Journal of Yangtze River Scientific Research Institute ›› 2024, Vol. 41 ›› Issue (1): 136-142.DOI: 10.11988/ckyyb.20230084

• Rock-Soil Engineering • Previous Articles     Next Articles

Experimental Study on Triaxial Shear Properties of Straw Fiber Reinforced Loess

ZHANG Wan1, DING Jiu-long1, LI Bo1, CHEN Ze-yi1, XUE Yi-feng2, ZHAO Wei2   

  1. 1. School of Civil Engineering and Architecture, Xi'an University of Technology, Xi'an 710048, China;
    2. Hydropower Engineering Branch, Shaanxi Province Institute of Water Resources and Electric Power Investigation and Design, Xi'an 710001, China
  • Received:2023-01-31 Revised:2023-06-10 Online:2024-01-01 Published:2024-01-15

Abstract: To investigate the shear mechanical properties of straw fiber reinforced loess, we conducted triaxial shear tests and scanning electron microscopy tests. These tests aimed to examine the influence of fiber content, fiber length, and soil moisture content on the shear-strain characteristics and shear strength of the reinforced loess, as well as the reinforcing mechanism. The results of the tests demonstrate that the addition of straw fibers significantly enhances the shear strength of loess by increasing soil cohesion. Importantly, the admixture of straw fibers does not alter the type and characteristics of the deviatoric stress-strain curve of loess, which remains strain-hardening in nature. Through further analysis, we determined that the optimal values for fiber content and length are 0.3% and 10 mm, respectively. Beyond these optimal values, an excessive number of weak interfaces within the soil mass would weaken the integrity of the reinforced loess. Consequently, the bond and friction between the fibers and soil decrease, leading to a decline in the shear strength of the reinforced loess. Additionally, we found that the best moisture content for reinforced loess coincides with the optimal moisture content of pure loess. However, if the moisture content of reinforced loess exceeds this optimal value, a thickening water film forms on the surfaces of the fibers and soil. This, in turn, increases lubrication and reduces friction between the fibers and soil, ultimately resulting in a decrease in the shear strength of reinforced loess.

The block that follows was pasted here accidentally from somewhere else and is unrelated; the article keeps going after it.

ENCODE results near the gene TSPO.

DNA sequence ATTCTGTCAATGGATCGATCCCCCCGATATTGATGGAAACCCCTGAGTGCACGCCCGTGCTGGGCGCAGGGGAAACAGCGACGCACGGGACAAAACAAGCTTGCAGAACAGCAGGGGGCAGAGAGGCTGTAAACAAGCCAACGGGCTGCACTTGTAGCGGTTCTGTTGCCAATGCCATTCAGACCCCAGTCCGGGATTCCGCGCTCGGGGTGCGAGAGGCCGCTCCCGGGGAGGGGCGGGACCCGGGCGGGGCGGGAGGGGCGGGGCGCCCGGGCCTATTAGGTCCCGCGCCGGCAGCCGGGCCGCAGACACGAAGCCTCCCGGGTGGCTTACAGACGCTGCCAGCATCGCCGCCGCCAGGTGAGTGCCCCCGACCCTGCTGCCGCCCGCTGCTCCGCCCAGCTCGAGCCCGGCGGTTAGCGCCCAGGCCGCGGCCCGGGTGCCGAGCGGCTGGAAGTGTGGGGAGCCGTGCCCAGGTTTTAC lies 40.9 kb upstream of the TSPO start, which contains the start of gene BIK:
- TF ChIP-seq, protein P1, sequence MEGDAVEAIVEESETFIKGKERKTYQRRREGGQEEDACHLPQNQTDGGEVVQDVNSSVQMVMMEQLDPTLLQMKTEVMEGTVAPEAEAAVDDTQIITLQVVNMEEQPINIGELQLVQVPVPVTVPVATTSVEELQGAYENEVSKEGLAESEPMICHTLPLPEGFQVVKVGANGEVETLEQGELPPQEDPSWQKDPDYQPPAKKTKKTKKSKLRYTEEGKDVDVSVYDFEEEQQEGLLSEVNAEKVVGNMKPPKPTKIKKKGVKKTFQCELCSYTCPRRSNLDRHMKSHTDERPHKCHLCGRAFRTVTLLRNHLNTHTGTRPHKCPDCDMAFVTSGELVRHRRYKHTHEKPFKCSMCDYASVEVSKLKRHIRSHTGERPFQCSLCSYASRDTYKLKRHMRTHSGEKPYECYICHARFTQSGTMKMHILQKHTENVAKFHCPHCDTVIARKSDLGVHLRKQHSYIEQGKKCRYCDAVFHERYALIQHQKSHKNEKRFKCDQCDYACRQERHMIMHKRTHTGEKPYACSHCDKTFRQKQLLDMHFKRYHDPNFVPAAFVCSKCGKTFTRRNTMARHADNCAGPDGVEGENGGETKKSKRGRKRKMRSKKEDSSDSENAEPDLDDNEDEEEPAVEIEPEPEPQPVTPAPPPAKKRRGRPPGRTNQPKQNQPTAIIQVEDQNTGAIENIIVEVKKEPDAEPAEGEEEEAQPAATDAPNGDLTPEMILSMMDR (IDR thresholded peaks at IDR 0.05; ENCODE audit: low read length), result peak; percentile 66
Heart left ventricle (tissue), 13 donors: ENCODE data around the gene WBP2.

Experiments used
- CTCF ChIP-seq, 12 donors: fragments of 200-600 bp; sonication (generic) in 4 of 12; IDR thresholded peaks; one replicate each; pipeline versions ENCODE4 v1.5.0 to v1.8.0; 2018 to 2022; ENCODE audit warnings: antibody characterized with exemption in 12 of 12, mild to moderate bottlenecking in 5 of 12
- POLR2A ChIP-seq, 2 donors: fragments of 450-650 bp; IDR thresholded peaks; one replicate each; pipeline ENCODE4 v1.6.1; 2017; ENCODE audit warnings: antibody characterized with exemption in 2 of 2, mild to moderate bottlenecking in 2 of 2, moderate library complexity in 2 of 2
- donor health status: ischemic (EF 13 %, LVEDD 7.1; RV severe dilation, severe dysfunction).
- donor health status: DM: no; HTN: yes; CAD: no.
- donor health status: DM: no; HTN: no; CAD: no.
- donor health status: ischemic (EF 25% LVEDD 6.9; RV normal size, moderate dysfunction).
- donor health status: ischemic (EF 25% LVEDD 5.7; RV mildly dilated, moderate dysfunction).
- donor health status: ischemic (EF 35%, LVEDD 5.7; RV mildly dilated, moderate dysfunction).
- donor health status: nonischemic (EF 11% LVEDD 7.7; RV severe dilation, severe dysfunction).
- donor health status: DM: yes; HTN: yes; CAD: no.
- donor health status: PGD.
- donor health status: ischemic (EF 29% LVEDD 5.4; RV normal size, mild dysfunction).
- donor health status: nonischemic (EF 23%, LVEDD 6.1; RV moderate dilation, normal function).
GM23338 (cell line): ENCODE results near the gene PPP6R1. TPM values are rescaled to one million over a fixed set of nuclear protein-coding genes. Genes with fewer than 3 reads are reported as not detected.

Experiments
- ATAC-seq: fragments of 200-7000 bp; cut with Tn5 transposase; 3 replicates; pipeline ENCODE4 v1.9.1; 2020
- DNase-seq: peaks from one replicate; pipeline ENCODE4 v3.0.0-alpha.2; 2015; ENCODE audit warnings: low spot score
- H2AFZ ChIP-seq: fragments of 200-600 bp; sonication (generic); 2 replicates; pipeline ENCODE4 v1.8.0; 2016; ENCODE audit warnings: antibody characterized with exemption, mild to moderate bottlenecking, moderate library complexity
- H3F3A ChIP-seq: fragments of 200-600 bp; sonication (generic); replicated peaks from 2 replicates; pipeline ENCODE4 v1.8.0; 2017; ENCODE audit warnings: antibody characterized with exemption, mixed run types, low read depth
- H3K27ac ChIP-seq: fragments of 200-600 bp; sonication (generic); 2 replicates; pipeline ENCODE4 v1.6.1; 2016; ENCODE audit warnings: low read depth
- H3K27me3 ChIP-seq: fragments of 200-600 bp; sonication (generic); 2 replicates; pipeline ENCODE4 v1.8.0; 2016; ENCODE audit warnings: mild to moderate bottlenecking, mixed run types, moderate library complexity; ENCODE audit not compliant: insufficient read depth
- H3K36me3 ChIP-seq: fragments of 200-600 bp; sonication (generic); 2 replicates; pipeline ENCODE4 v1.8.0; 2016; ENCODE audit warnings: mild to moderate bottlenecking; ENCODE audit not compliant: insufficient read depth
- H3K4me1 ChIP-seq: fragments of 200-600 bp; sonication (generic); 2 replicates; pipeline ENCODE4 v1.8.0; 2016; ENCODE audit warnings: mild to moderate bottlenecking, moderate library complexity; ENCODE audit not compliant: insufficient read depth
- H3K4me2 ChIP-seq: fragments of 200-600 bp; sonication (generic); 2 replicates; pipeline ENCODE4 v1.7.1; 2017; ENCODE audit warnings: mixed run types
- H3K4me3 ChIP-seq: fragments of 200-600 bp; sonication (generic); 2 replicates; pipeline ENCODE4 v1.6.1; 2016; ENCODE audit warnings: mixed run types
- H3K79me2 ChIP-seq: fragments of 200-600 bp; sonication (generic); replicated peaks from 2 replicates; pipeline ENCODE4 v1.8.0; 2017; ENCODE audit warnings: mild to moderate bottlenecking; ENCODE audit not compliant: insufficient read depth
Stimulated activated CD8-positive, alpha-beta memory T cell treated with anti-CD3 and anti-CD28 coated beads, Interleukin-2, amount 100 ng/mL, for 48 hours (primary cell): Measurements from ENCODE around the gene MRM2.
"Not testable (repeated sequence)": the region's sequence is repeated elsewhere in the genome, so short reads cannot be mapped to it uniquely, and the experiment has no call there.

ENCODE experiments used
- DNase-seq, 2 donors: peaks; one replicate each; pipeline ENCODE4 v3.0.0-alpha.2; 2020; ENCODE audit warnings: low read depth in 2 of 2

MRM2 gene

Key words: reinforced loess, straw fiber, triaxial test, scanning electron microscope, mechanical characteristics

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